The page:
Twitter is less of a transactional place. It’s more of relationship-sustaining place. You can maintain parallel one-on-one conversations with many people at once. There’s not really an organizing principle in Twitter. That’s been one of its attractions. It’s a wide open social thing.

I enjoy the conversations around content that define FriendFeed. More so than general relationship building, for which Twitter is really good. As Corvida said, “Twitter is more than just a social hub for me. Twitter is ME!”

Final Thoughts

I know I’ve horribly oversimplified things here. Plenty of guys love Twitter and are really good at it. Plenty of women enjoy the conversational scrum around content that can define FriendFeed. And there’s plenty of room for reflection, not just action, on Twitter.

But assuming there’s truth to the averages, those are some thoughts into what will drive the relative successes of Twitter and FriendFeed.

*****

See this itme on FriendFeed: http://friendfeed.com/e/f8827724-34f6-fa36-fca5-a00c75bc171d

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About Hutch Carpenter
Chief Scientist Revolution Credit

6 Responses to FriendFeed Is from Mars, Twitter Is from Venus

  1. Hmm. Hmm.

    I test on the “I” end of the intro-extro spectrum (INFJ, every danged time), I also have that extra “x” chromosome that Corvida has and I like Twitter way more. It’s a difficult preference to unpack–I’ve been thinking on it for a full five minutes now, which is, like, an ETERNITY in internet time.

    This may sound nuts, but I think a major factor in my preference might be UI. FriendFeed is just so damned ugly and cluttered. I felt the same way about Google Reader (vs Bloglines) until I got Jon Hicks’ skin for it; now I’m happy with the superior features of GR and I can stand to look at it.

    Maybe we can get Hicks to skin FriendFeed; maybe that would tip it for some of the ladies.

    Again, hmmm…

  2. Elliott Ng says:

    I’m an INTJ on Myers Briggs and a male. But more hooked on Twitter than FriendFeed. I feel like FriendFeed is more like a social Google Reader–focused on information discovery. Twitter is more like a cocktail party, except I can lurk in the background without feeling like a wallflower.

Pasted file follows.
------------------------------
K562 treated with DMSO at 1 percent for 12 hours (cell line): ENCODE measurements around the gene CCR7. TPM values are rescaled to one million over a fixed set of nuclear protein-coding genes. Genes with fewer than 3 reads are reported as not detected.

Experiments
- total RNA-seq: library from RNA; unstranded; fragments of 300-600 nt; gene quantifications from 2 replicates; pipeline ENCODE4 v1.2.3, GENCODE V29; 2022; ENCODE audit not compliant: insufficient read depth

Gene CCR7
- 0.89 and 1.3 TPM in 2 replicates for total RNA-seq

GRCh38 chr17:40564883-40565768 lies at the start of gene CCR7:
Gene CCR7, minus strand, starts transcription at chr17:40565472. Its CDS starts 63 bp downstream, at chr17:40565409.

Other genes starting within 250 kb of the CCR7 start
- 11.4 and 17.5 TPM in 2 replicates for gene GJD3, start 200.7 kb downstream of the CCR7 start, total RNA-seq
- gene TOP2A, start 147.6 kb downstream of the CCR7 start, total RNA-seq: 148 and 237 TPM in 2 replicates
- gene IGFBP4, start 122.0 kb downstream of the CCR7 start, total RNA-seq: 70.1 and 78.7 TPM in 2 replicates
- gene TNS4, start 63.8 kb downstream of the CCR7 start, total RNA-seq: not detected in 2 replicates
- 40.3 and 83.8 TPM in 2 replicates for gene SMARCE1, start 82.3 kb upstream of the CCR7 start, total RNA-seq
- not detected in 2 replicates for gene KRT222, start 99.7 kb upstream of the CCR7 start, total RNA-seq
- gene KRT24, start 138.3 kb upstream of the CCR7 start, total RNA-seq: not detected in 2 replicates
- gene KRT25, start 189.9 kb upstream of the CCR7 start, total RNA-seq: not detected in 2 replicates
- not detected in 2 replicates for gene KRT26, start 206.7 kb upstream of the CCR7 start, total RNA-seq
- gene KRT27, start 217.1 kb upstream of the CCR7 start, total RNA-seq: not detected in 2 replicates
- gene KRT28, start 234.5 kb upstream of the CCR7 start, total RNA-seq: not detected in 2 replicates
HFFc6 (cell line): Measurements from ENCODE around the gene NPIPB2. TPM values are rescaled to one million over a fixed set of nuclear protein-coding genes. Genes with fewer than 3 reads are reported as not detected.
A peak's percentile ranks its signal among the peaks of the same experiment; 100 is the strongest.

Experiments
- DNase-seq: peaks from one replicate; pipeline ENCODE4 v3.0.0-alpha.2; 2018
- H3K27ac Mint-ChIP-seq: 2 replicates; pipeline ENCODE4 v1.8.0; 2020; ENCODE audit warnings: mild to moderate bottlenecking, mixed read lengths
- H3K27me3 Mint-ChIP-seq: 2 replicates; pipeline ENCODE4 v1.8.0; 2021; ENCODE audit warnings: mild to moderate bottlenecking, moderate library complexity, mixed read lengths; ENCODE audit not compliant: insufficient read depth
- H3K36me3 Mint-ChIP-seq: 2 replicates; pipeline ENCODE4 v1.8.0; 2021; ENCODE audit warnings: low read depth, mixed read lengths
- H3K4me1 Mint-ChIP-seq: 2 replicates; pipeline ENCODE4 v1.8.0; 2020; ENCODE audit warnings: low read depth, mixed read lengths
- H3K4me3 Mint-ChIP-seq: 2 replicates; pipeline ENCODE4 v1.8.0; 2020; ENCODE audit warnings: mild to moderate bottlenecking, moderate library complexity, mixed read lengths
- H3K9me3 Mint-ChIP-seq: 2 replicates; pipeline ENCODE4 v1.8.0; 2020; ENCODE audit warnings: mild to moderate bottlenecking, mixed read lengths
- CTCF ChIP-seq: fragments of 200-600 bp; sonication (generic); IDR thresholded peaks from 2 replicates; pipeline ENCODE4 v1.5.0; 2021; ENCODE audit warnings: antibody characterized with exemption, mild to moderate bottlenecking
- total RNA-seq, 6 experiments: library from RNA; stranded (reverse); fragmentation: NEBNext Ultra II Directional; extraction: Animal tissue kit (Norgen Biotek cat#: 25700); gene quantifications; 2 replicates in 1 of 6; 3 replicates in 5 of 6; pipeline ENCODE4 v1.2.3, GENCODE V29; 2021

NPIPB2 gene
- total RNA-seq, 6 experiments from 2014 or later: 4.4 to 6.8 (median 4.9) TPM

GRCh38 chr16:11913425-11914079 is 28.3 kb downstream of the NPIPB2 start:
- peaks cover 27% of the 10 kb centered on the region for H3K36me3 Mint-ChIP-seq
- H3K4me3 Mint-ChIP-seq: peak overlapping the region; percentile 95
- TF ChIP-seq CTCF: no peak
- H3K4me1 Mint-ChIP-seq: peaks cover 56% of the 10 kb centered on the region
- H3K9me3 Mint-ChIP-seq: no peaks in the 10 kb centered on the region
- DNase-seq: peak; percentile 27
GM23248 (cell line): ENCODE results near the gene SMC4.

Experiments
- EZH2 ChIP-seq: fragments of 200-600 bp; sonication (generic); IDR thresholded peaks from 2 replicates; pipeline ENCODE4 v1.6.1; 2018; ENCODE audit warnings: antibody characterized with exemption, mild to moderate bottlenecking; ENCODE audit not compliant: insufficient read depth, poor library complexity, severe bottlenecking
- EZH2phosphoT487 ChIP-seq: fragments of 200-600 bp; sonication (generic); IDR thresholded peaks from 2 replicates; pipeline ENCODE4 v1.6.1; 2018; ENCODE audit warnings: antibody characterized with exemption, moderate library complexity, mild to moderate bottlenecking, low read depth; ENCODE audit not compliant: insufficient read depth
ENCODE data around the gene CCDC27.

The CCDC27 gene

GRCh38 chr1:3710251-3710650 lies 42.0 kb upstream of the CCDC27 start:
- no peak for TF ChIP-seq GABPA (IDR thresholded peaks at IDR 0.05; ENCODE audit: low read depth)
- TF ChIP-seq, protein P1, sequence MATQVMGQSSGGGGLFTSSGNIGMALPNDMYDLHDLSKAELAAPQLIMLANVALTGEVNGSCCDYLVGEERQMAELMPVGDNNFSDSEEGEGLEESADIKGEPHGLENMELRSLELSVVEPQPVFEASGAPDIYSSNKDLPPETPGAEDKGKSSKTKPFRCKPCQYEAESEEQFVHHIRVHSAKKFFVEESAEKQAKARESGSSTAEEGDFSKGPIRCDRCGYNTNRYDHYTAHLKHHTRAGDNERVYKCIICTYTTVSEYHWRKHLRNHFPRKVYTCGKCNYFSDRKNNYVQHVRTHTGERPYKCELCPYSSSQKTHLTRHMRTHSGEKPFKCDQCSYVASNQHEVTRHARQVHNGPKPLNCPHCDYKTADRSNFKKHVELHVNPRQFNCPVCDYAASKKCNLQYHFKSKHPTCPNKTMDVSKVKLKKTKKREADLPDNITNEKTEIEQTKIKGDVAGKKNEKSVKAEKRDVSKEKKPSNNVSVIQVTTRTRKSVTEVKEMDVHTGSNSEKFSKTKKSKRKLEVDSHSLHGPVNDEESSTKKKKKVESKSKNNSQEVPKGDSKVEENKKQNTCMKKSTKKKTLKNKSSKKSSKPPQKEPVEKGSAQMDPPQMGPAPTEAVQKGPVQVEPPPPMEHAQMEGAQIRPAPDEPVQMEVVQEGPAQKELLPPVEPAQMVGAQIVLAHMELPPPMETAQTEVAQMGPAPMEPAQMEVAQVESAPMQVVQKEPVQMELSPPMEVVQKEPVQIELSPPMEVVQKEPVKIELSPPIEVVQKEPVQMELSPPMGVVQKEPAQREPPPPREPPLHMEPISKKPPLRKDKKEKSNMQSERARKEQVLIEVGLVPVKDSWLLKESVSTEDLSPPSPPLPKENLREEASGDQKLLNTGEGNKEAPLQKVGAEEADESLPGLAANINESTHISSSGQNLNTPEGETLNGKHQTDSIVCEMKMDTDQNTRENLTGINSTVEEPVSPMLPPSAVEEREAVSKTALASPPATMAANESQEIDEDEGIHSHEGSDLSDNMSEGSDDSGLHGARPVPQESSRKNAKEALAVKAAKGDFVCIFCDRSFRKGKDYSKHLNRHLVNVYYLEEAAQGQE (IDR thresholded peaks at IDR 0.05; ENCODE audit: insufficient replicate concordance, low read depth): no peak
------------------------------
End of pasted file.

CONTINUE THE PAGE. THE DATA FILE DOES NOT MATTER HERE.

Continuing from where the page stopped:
Interesting thought provoking post but not sure I agree yet. BTW nice meeting you in front of LouisGray’s booth at Web2Expo!

    @elliottng

  3. bhc3 says:

    @communicatrix: Now there’s an interesting take. I hadn’t considered UI as a factor. I also like your sense that a preference for Twitter or FriendFeed is difficult to unpack. I think it’s going to take time for the reasoning to emerge. With Google Search, it seems like people understood their preference pretty early: (1) really good at returning relevant stuff; (2) simple, clean UI.

    FriendFeed and Twitter are a little more abstract than that.

  4. bhc3 says:

    @Elliott: The information discovery aspect of FriendFeed is what keeps me coming back there. And I think you’re hitting on another aspect of the differences between Twitter and FriendFeed.

    Eric Berlin blogged that Twitter was becoming his new RSS reader (http://tinyurl.com/4pqhny). FriendFeed has become my primary RSS reader.

    And it was great to meet you in person as well. Glad we’re connecting online!

  5. Corvida says:

    I am an “E”. Stop analyzing me so well. 😛

    I didn’t find your post to be oversimplified in the least. I loved it. You made some great points, connections, and the comparison between us was dead on!

    UI definitely factors in and does help me to not entertain Friendfeed as much as Twitter. I do love both though. I guess, I have more to say to my followers on Twitter than about the content on Friendfeed.

    Now I’m going to go take the test again.

  6. edythe says:

    yep, i prefer friendfeed to twitter and am a big giant I.